JOURNAL ARTICLE

Schroeder J, Burke T, Mannarelli M-E, Dawson DA, Nakagawa Set al., 2012, Maternal effects and heritability of annual productivity, JOURNAL OF EVOLUTIONARY BIOLOGY, Vol: 25, Pages: 149-156, ISSN: 1010-061X

JOURNAL ARTICLE

Schroeder J, Nakagawa S, Cleasby IR, Burke Tet al., 2012, Passerine Birds Breeding under Chronic Noise Experience Reduced Fitness, PLOS ONE, Vol: 7, ISSN: 1932-6203

JOURNAL ARTICLE

Schroeder J, Piersma T, Groen NM, Hooijmeijer JCEW, Kentie R, Lourenco PM, Schekkerman H, Both Cet al., 2012, Reproductive timing and investment in relation to spring warming and advancing agricultural schedules, JOURNAL OF ORNITHOLOGY, Vol: 153, Pages: 327-336, ISSN: 0021-8375

JOURNAL ARTICLE

Cleasby IR, Burke T, Schroeder J, Nakagawa Set al., 2011, Food supplements increase adult tarsus length, but not growth rate, in an island population of house sparrows (Passer domesticus)., BMC Res Notes, Vol: 4

BACKGROUND: Variation in food supply during early development can influence growth rate and body size in many species. However, whilst the detrimental effects of food restriction have often been studied in natural populations, how young individuals respond to an artificial increase in food supply is rarely investigated. Here, we investigated both the short-term and long-term effects of providing house sparrow chicks with food supplements during a key period of growth and development and assessed whether providing food supplements had any persistent effect upon adult size (measured here as tarsus length). RESULTS: Male nestlings tended to reach higher mass asymptotes than females. Furthermore, brood size was negatively associated with a chick's asymptotic mass. However, providing food supplements had no influence upon the growth rate or the asymptotic mass of chicks. Adults that received food supplements as chicks were larger, in terms of their tarsus length, than adults that did not receive extra food as chicks. In addition, the variation in tarsus length amongst adult males that were given food supplements as chicks was significantly less than the variance observed amongst males that did not receive food supplements. CONCLUSIONS: Our results demonstrate that the food supply chicks experience during a critical developmental period can have a permanent effect upon their adult phenotype. Furthermore, providing extra food to chicks resulted in sex-biased variance in a size-related trait amongst adults, which shows that the degree of sexual size dimorphism can be affected by the environment experienced during growth.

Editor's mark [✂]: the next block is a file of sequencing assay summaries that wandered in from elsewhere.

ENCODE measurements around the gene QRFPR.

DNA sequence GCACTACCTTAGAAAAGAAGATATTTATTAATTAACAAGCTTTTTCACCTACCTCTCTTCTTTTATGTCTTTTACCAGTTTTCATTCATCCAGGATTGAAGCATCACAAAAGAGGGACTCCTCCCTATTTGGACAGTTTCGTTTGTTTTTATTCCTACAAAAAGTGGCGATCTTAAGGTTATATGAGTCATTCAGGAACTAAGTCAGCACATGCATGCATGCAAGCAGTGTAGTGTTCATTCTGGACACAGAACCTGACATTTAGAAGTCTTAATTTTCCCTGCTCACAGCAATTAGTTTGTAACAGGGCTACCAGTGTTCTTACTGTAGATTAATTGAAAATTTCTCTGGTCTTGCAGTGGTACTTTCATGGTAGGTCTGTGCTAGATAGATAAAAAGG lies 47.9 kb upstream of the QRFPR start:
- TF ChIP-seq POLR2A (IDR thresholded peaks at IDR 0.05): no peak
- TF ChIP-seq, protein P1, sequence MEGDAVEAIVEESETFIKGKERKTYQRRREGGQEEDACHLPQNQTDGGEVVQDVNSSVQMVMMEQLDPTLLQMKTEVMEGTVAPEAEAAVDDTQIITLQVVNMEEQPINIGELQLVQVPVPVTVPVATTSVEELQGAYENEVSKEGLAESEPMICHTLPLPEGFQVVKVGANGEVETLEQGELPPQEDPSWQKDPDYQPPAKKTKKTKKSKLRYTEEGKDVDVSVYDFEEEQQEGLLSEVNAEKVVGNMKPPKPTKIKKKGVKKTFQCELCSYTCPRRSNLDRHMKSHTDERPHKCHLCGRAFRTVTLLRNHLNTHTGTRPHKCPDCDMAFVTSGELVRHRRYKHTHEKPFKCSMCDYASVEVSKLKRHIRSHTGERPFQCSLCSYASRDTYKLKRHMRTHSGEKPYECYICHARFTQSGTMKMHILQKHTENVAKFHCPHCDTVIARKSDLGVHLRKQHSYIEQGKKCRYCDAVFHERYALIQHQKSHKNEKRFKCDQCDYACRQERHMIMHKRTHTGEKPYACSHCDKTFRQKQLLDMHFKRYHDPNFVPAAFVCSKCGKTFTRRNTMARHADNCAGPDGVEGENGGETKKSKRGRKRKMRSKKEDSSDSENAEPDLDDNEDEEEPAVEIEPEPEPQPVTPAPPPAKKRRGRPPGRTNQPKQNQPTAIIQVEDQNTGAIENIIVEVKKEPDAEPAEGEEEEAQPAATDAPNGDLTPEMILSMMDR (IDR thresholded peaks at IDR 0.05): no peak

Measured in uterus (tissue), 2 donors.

JOURNAL ARTICLE

Dugdale HL, Hinsch M, Schroeder J, 2011, Biased sampling: no 'Homer Simpson Effect' among high achievers, TRENDS IN ECOLOGY & EVOLUTION, Vol: 26, Pages: 622-623, ISSN: 0169-5347

JOURNAL ARTICLE

Lourenco PM, Kentie R, Schroeder J, Groen NM, Hooijmeijer JCEW, Piersma Tet al., 2011, Repeatable timing of northward departure, arrival and breeding in Black-tailed Godwits Limosa l. limosa, but no domino effects, JOURNAL OF ORNITHOLOGY, Vol: 152, Pages: 1023-1032, ISSN: 0021-8375

JOURNAL ARTICLE

Schroeder J, Cleasby IR, Nakagawa S, Ockendon N, Burke Tet al., 2011, No evidence for adverse effects on fitness of fitting passive integrated transponders (PITs) in wild house sparrows Passer domesticus, JOURNAL OF AVIAN BIOLOGY, Vol: 42, Pages: 271-275, ISSN: 0908-8857

JOURNAL ARTICLE

Schroeder J, Nakagawa S, Hinsch M, 2011, Behavioural ecology is not an endangered discipline, TRENDS IN ECOLOGY & EVOLUTION, Vol: 26, Pages: 320-321, ISSN: 0169-5347

JOURNAL ARTICLE

Lourenco PM, Kentie R, Schroeder J, Alves JA, Groen NM, Hooijmeijer JCEW, Piersma Tet al., 2010, Phenology, stopover dynamics and population size of migrating Black-tailed Godwits Limosa limosa limosa in Portuguese rice plantations, ARDEA, Vol: 98, Pages: 35-42, ISSN: 0373-2266

JOURNAL ARTICLE

Schroeder J, Kentie R, van der Velde M, Hooijmeijer JCEW, Both C, Haddrath O, Baker AJ, Piersma Tet al., 2010, Linking intronic polymorphism on the CHD1-Z gene with fitness correlates in Black-tailed Godwits Limosa l. limosa, IBIS, Vol: 152, Pages: 368-377, ISSN: 0019-1019

JOURNAL ARTICLE